However, cognitive functions such as long-term memory and the ability to concentrate remain largely unaffected as they develop before the treatment.
"Tests that require quick switching between tasks or remembering new information for a short amount of time were clearly more difficult for former cancer patients. The developmental stage of the brain at the start of the cancer treatment probably plays a decisive role," Rudi D'Hooge, Professor at the University of Leuven in Belgium.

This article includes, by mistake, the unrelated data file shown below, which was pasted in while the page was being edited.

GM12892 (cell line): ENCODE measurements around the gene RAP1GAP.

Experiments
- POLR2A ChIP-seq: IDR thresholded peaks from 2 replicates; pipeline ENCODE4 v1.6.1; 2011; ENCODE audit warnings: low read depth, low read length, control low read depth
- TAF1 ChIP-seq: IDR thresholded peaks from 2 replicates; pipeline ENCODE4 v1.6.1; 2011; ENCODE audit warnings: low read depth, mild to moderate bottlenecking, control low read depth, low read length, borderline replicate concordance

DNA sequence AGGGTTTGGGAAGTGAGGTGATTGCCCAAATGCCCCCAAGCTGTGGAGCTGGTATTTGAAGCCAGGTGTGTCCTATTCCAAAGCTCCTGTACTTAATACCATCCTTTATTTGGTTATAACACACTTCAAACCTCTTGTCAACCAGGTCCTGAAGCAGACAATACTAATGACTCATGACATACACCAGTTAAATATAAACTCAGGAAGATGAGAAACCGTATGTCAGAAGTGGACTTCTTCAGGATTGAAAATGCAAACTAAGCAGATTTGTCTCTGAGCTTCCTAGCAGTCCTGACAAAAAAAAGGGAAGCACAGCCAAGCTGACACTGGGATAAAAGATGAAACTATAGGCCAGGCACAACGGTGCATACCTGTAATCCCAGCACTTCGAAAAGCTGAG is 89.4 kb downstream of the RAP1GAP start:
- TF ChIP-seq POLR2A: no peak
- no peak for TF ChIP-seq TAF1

For the study, the team examined 31 young adults who underwent chemotherapy as a child, on average around the age of six and a half.
The survivors' performance was compared on a number of psychological tests with the results of a control group.
Further, analysing phosphorylated Tau (p-Tau) – a protein which is part of the internal structure of our nerve cells – the researchers found that high concentrations of p-Tau predict cognitive problems at a later age.
"If we systematically measure these p-Tau levels in the future, we can offer specific help to children with high values. With early coaching aimed at the most relevant functions we can prevent problems that would otherwise manifest 10 to 15 years after the treatment," Iris Elens, a psychiatrist at the University of Leuven.